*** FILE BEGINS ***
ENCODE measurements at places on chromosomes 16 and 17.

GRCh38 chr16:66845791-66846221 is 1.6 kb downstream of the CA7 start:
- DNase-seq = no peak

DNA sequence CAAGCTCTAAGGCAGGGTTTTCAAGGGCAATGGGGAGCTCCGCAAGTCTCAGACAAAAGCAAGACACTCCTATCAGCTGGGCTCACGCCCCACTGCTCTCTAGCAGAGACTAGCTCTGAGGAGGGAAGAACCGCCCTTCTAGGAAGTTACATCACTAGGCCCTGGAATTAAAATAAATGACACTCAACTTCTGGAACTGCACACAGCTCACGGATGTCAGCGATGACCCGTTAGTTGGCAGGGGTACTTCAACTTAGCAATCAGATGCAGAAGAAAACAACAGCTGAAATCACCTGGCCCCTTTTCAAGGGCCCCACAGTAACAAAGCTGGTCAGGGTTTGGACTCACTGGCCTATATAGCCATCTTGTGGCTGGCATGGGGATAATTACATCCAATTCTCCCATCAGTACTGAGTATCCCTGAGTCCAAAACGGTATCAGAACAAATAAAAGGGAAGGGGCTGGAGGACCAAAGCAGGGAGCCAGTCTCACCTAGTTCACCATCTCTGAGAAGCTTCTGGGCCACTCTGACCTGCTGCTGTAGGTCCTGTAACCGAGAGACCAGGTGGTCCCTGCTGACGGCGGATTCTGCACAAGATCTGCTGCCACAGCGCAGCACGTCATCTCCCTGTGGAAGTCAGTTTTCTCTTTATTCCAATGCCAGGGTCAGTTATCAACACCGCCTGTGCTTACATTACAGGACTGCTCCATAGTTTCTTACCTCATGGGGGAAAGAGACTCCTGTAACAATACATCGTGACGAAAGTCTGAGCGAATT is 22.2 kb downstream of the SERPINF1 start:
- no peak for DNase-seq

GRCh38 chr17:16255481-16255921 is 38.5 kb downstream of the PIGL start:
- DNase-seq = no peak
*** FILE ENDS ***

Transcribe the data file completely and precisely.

ENCODE measurements at places on chromosomes 16 and 17.

GRCh38 chr16:66845791-66846221 is 1.6 kb downstream of the CA7 start:
- DNase-seq = no peak

DNA sequence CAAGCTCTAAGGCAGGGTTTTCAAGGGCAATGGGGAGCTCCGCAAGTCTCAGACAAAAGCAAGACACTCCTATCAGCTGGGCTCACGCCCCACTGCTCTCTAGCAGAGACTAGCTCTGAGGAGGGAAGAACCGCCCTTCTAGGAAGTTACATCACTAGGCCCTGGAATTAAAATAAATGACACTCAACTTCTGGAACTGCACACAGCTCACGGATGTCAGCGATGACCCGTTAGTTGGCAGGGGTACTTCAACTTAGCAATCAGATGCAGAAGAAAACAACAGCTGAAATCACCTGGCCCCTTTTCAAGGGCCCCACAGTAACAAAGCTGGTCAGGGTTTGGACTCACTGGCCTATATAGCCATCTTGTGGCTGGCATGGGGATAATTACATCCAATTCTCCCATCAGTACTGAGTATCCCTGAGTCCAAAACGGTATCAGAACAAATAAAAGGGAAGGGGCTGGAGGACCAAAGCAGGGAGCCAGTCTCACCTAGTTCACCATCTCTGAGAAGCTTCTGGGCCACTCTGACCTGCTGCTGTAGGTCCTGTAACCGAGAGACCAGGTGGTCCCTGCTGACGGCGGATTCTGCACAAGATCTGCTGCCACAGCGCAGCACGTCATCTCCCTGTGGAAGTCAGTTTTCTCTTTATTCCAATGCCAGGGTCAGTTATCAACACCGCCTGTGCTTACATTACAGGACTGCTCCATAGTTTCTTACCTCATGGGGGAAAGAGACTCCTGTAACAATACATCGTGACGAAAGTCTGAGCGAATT is 22.2 kb downstream of the SERPINF1 start:
- no peak for DNase-seq

GRCh38 chr17:16255481-16255921 is 38.5 kb downstream of the PIGL start:
- DNase-seq = no peak